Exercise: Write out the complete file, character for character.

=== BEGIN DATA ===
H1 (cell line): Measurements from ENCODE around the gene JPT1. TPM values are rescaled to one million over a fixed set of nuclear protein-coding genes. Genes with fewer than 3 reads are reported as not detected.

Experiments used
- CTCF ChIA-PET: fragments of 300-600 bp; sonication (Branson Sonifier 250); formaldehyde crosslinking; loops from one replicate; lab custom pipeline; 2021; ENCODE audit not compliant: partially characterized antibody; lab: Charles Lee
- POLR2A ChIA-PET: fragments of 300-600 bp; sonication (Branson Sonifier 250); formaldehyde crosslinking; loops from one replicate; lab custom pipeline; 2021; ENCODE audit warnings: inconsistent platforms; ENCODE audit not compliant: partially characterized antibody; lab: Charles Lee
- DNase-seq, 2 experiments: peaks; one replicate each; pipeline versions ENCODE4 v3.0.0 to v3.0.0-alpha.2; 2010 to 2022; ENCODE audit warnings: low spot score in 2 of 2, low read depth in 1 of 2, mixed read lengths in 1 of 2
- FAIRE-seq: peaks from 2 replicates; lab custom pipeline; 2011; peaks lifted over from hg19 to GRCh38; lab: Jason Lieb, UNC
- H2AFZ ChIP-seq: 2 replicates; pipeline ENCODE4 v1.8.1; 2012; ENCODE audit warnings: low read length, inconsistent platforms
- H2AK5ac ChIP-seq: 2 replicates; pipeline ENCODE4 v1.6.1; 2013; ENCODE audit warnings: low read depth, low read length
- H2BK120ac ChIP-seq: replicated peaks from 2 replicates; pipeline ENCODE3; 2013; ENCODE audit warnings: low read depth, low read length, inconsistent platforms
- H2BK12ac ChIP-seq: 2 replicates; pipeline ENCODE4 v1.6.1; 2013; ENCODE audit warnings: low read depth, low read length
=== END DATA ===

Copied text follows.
H1 (cell line): Measurements from ENCODE around the gene JPT1. TPM values are rescaled to one million over a fixed set of nuclear protein-coding genes. Genes with fewer than 3 reads are reported as not detected.

Experiments used
- CTCF ChIA-PET: fragments of 300-600 bp; sonication (Branson Sonifier 250); formaldehyde crosslinking; loops from one replicate; lab custom pipeline; 2021; ENCODE audit not compliant: partially characterized antibody; lab: Charles Lee
- POLR2A ChIA-PET: fragments of 300-600 bp; sonication (Branson Sonifier 250); formaldehyde crosslinking; loops from one replicate; lab custom pipeline; 2021; ENCODE audit warnings: inconsistent platforms; ENCODE audit not compliant: partially characterized antibody; lab: Charles Lee
- DNase-seq, 2 experiments: peaks; one replicate each; pipeline versions ENCODE4 v3.0.0 to v3.0.0-alpha.2; 2010 to 2022; ENCODE audit warnings: low spot score in 2 of 2, low read depth in 1 of 2, mixed read lengths in 1 of 2
- FAIRE-seq: peaks from 2 replicates; lab custom pipeline; 2011; peaks lifted over from hg19 to GRCh38; lab: Jason Lieb, UNC
- H2AFZ ChIP-seq: 2 replicates; pipeline ENCODE4 v1.8.1; 2012; ENCODE audit warnings: low read length, inconsistent platforms
- H2AK5ac ChIP-seq: 2 replicates; pipeline ENCODE4 v1.6.1; 2013; ENCODE audit warnings: low read depth, low read length
- H2BK120ac ChIP-seq: replicated peaks from 2 replicates; pipeline ENCODE3; 2013; ENCODE audit warnings: low read depth, low read length, inconsistent platforms
- H2BK12ac ChIP-seq: 2 replicates; pipeline ENCODE4 v1.6.1; 2013; ENCODE audit warnings: low read depth, low read length